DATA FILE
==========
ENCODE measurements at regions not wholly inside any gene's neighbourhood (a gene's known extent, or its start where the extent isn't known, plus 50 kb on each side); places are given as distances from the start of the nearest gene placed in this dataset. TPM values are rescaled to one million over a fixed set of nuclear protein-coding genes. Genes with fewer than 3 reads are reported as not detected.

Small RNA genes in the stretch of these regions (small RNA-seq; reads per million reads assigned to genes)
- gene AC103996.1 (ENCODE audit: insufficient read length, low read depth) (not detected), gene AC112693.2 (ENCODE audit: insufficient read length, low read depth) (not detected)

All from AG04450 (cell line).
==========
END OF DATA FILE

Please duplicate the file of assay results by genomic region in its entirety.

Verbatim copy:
ENCODE measurements at regions not wholly inside any gene's neighbourhood (a gene's known extent, or its start where the extent isn't known, plus 50 kb on each side); places are given as distances from the start of the nearest gene placed in this dataset. TPM values are rescaled to one million over a fixed set of nuclear protein-coding genes. Genes with fewer than 3 reads are reported as not detected.

Small RNA genes in the stretch of these regions (small RNA-seq; reads per million reads assigned to genes)
- gene AC103996.1 (ENCODE audit: insufficient read length, low read depth) (not detected), gene AC112693.2 (ENCODE audit: insufficient read length, low read depth) (not detected)

All from AG04450 (cell line).